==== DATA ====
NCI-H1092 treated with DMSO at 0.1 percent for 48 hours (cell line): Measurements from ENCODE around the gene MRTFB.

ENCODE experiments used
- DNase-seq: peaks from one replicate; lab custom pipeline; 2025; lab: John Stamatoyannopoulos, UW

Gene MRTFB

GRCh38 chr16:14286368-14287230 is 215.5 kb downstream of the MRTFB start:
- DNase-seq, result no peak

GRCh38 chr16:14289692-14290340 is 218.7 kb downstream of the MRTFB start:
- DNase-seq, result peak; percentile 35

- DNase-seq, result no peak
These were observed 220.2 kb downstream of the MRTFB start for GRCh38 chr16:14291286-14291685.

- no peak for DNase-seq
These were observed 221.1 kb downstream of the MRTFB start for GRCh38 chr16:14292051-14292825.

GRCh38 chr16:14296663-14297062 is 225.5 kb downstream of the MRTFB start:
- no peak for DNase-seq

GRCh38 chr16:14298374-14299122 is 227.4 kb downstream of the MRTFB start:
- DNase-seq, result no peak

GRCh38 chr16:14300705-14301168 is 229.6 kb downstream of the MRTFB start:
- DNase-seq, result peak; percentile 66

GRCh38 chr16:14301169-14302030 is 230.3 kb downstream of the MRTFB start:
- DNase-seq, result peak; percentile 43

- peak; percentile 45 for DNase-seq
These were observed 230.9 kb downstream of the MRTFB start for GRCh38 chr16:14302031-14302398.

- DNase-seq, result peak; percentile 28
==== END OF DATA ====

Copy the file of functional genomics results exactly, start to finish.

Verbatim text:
NCI-H1092 treated with DMSO at 0.1 percent for 48 hours (cell line): Measurements from ENCODE around the gene MRTFB.

ENCODE experiments used
- DNase-seq: peaks from one replicate; lab custom pipeline; 2025; lab: John Stamatoyannopoulos, UW

Gene MRTFB

GRCh38 chr16:14286368-14287230 is 215.5 kb downstream of the MRTFB start:
- DNase-seq, result no peak

GRCh38 chr16:14289692-14290340 is 218.7 kb downstream of the MRTFB start:
- DNase-seq, result peak; percentile 35

- DNase-seq, result no peak
These were observed 220.2 kb downstream of the MRTFB start for GRCh38 chr16:14291286-14291685.

- no peak for DNase-seq
These were observed 221.1 kb downstream of the MRTFB start for GRCh38 chr16:14292051-14292825.

GRCh38 chr16:14296663-14297062 is 225.5 kb downstream of the MRTFB start:
- no peak for DNase-seq

GRCh38 chr16:14298374-14299122 is 227.4 kb downstream of the MRTFB start:
- DNase-seq, result no peak

GRCh38 chr16:14300705-14301168 is 229.6 kb downstream of the MRTFB start:
- DNase-seq, result peak; percentile 66

GRCh38 chr16:14301169-14302030 is 230.3 kb downstream of the MRTFB start:
- DNase-seq, result peak; percentile 43

- peak; percentile 45 for DNase-seq
These were observed 230.9 kb downstream of the MRTFB start for GRCh38 chr16:14302031-14302398.

- DNase-seq, result peak; percentile 28